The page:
Attracting Bad Relationships: How You Become a Jerk-Magnet

How did this happen again?  Do I have a sign on my face that says, ‘Take advantage of me’? 

A common counseling topic is addressing habitual and self-destructive patterns in relationships.  For the person that keeps getting stuck and attracting the same jerk over and over again, I have good news: there are clear, identifiable characteristics that actually do make you a magnet for certain types of people.

Addictions, compulsive, and impulsive behavior.  Each of these keep us from feeling true emotions; they insulate us from reality.  And in so doing, they keep us from seeing things as they truly are.
Betrayal Bonds and patterns of abuse.  In the classic work, Betrayal Bonds, renowned addiction specialist Dr. Patrick Carnes poignantly notes that people who experience trauma in relationships (and who don’t deal with the trauma) are often bound in some way to the same person/type who deeply, and often repeatedly, hurts them.
Codependency.  A person who is codependent finds their identity in fixing others and ensuring everything goes well.  In so doing, they often lose their own sense of self and boundaries.  See Codependent No More by Melody Beattie.
Cognitive distortions.  If you have harmful thought patterns that are not based in truth, you won’t be in touch with what’s really going on or what is actually needed to be healthy.  See Feeling Good by Dr. David Burns.
Depression.  Low motivation and energy along with hopelessness all make healthy decisions difficult, especially if another person fills a void.
Lack of Direction or Spiritual Anchor.  Confusion as to who you are and what you are doing with your life goes hand-in-hand with picking the wrong person.  If you don’t know who you are, how can you express yourself and be understood?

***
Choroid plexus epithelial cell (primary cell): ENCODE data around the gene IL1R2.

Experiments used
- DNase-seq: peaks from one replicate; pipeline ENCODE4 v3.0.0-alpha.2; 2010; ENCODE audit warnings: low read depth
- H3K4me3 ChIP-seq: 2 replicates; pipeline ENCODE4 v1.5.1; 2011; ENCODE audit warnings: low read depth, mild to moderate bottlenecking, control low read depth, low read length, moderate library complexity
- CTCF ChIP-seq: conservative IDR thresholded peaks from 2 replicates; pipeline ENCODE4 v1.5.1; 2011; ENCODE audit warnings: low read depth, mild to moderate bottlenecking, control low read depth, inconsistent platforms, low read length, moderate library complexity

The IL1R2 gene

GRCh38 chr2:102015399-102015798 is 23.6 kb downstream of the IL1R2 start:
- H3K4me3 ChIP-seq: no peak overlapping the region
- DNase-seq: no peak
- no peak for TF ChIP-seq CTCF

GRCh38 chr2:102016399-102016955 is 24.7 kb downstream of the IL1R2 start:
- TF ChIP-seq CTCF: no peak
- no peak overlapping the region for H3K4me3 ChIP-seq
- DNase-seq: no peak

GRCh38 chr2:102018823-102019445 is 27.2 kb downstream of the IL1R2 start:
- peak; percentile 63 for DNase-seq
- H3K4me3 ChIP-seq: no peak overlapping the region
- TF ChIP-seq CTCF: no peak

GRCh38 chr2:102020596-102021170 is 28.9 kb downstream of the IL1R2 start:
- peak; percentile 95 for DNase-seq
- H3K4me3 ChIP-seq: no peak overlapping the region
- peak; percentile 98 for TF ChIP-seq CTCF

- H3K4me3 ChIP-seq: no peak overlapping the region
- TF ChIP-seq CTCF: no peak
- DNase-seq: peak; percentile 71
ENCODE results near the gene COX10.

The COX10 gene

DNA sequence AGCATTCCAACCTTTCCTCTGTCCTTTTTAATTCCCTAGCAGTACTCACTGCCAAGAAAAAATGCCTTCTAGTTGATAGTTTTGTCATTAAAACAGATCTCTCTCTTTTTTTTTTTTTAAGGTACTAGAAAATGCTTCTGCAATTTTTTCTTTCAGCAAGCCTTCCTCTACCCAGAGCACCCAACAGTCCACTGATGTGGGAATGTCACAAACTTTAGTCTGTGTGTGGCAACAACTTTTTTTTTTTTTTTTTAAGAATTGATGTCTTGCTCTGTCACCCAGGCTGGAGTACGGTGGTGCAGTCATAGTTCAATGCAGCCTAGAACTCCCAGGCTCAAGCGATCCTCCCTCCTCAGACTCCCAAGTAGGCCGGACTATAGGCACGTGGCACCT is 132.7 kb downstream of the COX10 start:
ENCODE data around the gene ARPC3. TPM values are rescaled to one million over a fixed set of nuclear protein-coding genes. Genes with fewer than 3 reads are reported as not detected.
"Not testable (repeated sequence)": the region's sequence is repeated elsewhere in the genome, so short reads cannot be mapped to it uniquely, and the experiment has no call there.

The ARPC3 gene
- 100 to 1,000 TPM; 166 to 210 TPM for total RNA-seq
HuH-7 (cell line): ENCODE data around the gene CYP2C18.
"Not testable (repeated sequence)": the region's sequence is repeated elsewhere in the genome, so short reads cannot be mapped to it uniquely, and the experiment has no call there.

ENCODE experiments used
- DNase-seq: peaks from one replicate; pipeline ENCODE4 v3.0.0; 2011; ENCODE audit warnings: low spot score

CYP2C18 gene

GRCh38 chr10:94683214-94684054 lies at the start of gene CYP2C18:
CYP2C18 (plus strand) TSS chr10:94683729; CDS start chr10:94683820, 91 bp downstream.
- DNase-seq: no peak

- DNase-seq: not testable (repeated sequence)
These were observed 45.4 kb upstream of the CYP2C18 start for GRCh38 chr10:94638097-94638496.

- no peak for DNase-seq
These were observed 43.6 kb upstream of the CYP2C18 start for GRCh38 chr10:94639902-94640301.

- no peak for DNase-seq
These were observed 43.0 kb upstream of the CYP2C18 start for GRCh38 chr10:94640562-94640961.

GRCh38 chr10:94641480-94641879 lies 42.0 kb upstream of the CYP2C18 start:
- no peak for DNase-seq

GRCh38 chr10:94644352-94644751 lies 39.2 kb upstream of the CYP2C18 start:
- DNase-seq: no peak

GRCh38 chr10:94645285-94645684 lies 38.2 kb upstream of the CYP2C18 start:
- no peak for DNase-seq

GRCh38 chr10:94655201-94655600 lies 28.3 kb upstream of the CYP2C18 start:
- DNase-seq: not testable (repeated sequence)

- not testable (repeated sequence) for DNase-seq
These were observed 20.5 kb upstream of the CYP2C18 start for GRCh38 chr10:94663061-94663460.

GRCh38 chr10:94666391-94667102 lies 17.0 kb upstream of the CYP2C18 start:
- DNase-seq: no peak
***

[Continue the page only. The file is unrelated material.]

Law of Complementary Personalities.  The saying, ‘opposites attract,’ often is true when it comes to negative relationship styles.  For example, a passive person pairs with an aggressive person, often attracted to their leadership (or on the flip side, attracted to how easy-going the other is).  Someone who is pathologically controlling must find someone who can be pathologically controlled.  The two fit together like sweet tea on hot Texas day.
Learned Helplessness.  Elephants who are originally chained down will later believe they can’t escape when they only are held by a flimsy rope connected to a stake in the ground.  Have you learned helplessness?  Do you stay in a relationship because you don’t think it will get any better, or because it would get a lot worse if you made changes?
Love Addiction.  When a person is addicted to the “high” of falling in love, often they miss important signs and signals and get into unhealthy relationships.  Check out Pia Mellody’s Facing Love Addiction.
Poor Emotion Management.  Not knowing how to identify and regulate emotions leads to a lack of self-control and direction.
Training.  I love the phrase: We train others how to treat us.  Examples are letting people into your personal space, not letting someone know they’ve harmed you, and not telling others your wants/needs.  All of these train others.  Do you stand up for respect and honor for yourself and others?
Self-Esteem Issues.  If we look hyper-negatively at ourselves, any person who seems to boost our self-view will make do.
Self-sabotage.  Due to insecurity, a person fears getting something good, so they inadvertently or intentionally damage opportunities.  Too much potential threat is involved.
Toxic Shame.  If you consistently see your value as worthless, you won’t make decisions to secure respect and love.  A great read on this is John Bradshaw’s work, Healing the Shame That Binds You.

 

These are just a beginning.  Knowing underlying patterns is only a start to changing them.  If you see yourself in these descriptions, write it out and talk to a trusted person about what you want to change.  After all, acknowledging a problem is the BIG first step.  If you need more help, this is why counselors exist!

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